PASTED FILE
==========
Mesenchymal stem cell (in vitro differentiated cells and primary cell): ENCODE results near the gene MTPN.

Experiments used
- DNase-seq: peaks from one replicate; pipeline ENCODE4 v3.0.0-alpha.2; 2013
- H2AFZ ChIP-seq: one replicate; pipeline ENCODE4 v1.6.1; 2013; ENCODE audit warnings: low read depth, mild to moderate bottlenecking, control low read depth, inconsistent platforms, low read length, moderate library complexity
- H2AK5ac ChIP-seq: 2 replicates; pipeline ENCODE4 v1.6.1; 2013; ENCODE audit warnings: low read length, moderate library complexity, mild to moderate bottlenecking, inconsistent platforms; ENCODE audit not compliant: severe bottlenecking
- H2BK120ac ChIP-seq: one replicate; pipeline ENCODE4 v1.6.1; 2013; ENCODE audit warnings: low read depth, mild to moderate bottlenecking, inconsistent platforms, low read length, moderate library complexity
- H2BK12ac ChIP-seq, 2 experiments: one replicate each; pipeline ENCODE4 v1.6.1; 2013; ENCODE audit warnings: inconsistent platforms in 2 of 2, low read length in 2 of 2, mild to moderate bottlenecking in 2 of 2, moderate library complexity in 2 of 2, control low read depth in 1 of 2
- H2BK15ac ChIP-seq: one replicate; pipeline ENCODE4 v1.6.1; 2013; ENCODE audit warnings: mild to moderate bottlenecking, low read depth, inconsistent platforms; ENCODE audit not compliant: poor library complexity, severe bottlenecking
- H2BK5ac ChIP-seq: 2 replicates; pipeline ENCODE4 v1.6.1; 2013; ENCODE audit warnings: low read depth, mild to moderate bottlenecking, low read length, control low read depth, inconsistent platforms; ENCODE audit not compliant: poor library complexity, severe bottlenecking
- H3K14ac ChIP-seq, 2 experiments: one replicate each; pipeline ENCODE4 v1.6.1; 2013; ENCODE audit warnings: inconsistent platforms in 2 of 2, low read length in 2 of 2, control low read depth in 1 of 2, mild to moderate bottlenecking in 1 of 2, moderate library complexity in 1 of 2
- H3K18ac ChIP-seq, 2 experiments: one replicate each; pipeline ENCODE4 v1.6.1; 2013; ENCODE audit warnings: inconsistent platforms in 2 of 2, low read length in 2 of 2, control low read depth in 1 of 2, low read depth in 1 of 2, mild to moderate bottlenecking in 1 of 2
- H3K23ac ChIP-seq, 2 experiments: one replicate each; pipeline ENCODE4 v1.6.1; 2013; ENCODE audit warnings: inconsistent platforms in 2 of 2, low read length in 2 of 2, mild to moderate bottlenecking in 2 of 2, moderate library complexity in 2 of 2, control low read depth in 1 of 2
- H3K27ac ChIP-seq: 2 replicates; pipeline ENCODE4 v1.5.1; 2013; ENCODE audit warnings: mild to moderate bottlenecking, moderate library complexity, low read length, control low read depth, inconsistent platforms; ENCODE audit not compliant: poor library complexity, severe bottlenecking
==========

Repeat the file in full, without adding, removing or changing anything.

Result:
Mesenchymal stem cell (in vitro differentiated cells and primary cell): ENCODE results near the gene MTPN.

Experiments used
- DNase-seq: peaks from one replicate; pipeline ENCODE4 v3.0.0-alpha.2; 2013
- H2AFZ ChIP-seq: one replicate; pipeline ENCODE4 v1.6.1; 2013; ENCODE audit warnings: low read depth, mild to moderate bottlenecking, control low read depth, inconsistent platforms, low read length, moderate library complexity
- H2AK5ac ChIP-seq: 2 replicates; pipeline ENCODE4 v1.6.1; 2013; ENCODE audit warnings: low read length, moderate library complexity, mild to moderate bottlenecking, inconsistent platforms; ENCODE audit not compliant: severe bottlenecking
- H2BK120ac ChIP-seq: one replicate; pipeline ENCODE4 v1.6.1; 2013; ENCODE audit warnings: low read depth, mild to moderate bottlenecking, inconsistent platforms, low read length, moderate library complexity
- H2BK12ac ChIP-seq, 2 experiments: one replicate each; pipeline ENCODE4 v1.6.1; 2013; ENCODE audit warnings: inconsistent platforms in 2 of 2, low read length in 2 of 2, mild to moderate bottlenecking in 2 of 2, moderate library complexity in 2 of 2, control low read depth in 1 of 2
- H2BK15ac ChIP-seq: one replicate; pipeline ENCODE4 v1.6.1; 2013; ENCODE audit warnings: mild to moderate bottlenecking, low read depth, inconsistent platforms; ENCODE audit not compliant: poor library complexity, severe bottlenecking
- H2BK5ac ChIP-seq: 2 replicates; pipeline ENCODE4 v1.6.1; 2013; ENCODE audit warnings: low read depth, mild to moderate bottlenecking, low read length, control low read depth, inconsistent platforms; ENCODE audit not compliant: poor library complexity, severe bottlenecking
- H3K14ac ChIP-seq, 2 experiments: one replicate each; pipeline ENCODE4 v1.6.1; 2013; ENCODE audit warnings: inconsistent platforms in 2 of 2, low read length in 2 of 2, control low read depth in 1 of 2, mild to moderate bottlenecking in 1 of 2, moderate library complexity in 1 of 2
- H3K18ac ChIP-seq, 2 experiments: one replicate each; pipeline ENCODE4 v1.6.1; 2013; ENCODE audit warnings: inconsistent platforms in 2 of 2, low read length in 2 of 2, control low read depth in 1 of 2, low read depth in 1 of 2, mild to moderate bottlenecking in 1 of 2
- H3K23ac ChIP-seq, 2 experiments: one replicate each; pipeline ENCODE4 v1.6.1; 2013; ENCODE audit warnings: inconsistent platforms in 2 of 2, low read length in 2 of 2, mild to moderate bottlenecking in 2 of 2, moderate library complexity in 2 of 2, control low read depth in 1 of 2
- H3K27ac ChIP-seq: 2 replicates; pipeline ENCODE4 v1.5.1; 2013; ENCODE audit warnings: mild to moderate bottlenecking, moderate library complexity, low read length, control low read depth, inconsistent platforms; ENCODE audit not compliant: poor library complexity, severe bottlenecking